Thursday, February 11, 2010

Good Days in American History: Februrary 11, 1937

I know it's weird for me to talk about good things that have happened in the American past. But sometimes, good can defeat evil. And it's worth talking about.

On February 11, 1937 General Motors finally agreed to recognize the United Auto Workers as the union representing their employees. It only took a herculean effort from the workers. On January 30, 1936, workers inside a Flint, Michigan GM plant sat-down on the job and refused to leave until GM recognized their union. GM tried all it could to crush the strike. They convinced a judge to issue an injunction against the strike, which was a real threat until the UAW found out that the judge owned a mere $200,000 in GM stock. GM convinced the Flint police force to attempt an invasion of the factory on January 11, but the workers kept them away by turning the plant's fire hoses on the cops. The police fired tear gas, but the strikers' wives broke holes in the plant's windows from the outside to give the workers some relief. When the strike spread to an additional plant on February 1, GM knew it had to negotiate.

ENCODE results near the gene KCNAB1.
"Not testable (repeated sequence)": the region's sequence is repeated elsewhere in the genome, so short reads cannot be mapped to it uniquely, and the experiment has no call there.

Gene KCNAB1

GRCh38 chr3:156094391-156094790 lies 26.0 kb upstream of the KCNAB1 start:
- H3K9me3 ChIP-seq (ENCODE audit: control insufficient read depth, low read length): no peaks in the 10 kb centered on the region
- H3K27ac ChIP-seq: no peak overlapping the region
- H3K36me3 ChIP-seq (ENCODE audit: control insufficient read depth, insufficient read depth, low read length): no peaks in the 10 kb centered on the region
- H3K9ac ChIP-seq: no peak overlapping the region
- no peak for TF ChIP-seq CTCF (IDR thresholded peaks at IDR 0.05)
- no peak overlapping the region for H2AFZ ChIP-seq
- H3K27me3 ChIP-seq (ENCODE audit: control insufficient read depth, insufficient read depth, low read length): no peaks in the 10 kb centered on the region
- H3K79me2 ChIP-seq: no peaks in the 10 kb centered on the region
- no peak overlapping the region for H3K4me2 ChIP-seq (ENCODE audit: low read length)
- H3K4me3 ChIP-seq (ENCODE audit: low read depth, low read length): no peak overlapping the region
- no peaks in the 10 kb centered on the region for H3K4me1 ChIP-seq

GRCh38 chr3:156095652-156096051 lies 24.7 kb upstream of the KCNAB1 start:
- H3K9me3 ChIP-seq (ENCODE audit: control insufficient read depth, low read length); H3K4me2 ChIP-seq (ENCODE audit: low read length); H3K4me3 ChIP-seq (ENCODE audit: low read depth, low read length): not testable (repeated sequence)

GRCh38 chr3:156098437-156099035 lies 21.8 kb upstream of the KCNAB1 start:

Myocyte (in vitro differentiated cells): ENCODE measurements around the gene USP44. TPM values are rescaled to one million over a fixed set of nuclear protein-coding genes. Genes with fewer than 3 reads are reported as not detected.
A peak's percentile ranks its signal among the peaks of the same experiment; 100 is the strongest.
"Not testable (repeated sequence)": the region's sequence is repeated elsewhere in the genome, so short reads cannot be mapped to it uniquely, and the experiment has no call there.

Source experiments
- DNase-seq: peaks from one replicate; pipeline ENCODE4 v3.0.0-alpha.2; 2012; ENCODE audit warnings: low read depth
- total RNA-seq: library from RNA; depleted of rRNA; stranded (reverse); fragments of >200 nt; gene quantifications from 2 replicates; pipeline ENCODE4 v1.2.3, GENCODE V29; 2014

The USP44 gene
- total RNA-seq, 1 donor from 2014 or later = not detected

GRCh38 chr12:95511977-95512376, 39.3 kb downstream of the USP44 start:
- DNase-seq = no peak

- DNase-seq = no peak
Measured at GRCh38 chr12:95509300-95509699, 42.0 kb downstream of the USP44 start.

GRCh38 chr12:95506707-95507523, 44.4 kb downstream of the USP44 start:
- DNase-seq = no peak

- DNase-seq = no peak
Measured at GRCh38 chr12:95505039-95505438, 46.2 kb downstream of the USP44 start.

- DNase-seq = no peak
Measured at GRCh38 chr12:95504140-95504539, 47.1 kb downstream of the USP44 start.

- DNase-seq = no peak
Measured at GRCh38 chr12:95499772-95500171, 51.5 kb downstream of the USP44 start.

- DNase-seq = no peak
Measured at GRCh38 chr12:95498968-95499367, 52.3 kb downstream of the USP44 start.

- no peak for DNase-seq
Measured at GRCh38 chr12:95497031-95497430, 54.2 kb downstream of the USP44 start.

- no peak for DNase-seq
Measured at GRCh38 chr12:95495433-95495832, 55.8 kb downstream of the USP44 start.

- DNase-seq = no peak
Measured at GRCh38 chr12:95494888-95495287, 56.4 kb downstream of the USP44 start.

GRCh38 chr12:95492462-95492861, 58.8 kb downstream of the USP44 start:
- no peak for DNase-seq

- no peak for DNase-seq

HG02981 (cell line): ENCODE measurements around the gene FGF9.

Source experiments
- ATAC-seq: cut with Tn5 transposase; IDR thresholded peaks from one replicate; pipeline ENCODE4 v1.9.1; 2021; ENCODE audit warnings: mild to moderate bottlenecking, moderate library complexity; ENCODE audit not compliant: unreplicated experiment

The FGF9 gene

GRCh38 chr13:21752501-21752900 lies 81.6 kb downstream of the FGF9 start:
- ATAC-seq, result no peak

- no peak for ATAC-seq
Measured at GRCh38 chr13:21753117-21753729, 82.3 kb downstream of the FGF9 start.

But GM was so disgusted they refused to speak directly to the UAW representatives, forcing Michigan's governor, Frank Murphy, to serve as an intermediary between the two groups. Finally, on February 11, an agreement was reached. The UAW exploded in numbers, growing from 300,000 to 500,000 members in the next year.

Sadly, the UAW thought they had won not only the battle but also the war. During and after World War II, the UAW and the other CIO-affiliated unions decided to kick out the communist organizers who made so much of their success possible, get into bed with the companies, and assume permanent employment and great benefits. Of course, GM and every other American company were already looking for ways out of these arrangements with unions and began building new factories in the South and Mexico, which set the groundwork for the destruction of well-paid manufacturing labor in the United States, the crushing of Rust Belt economies, and globalization that would create cheap consumer products for Americans on the backs on nonunionzed impoverished labor in the developing world.

There are some wonderful oral histories of the Flint workers here. Check 'em out!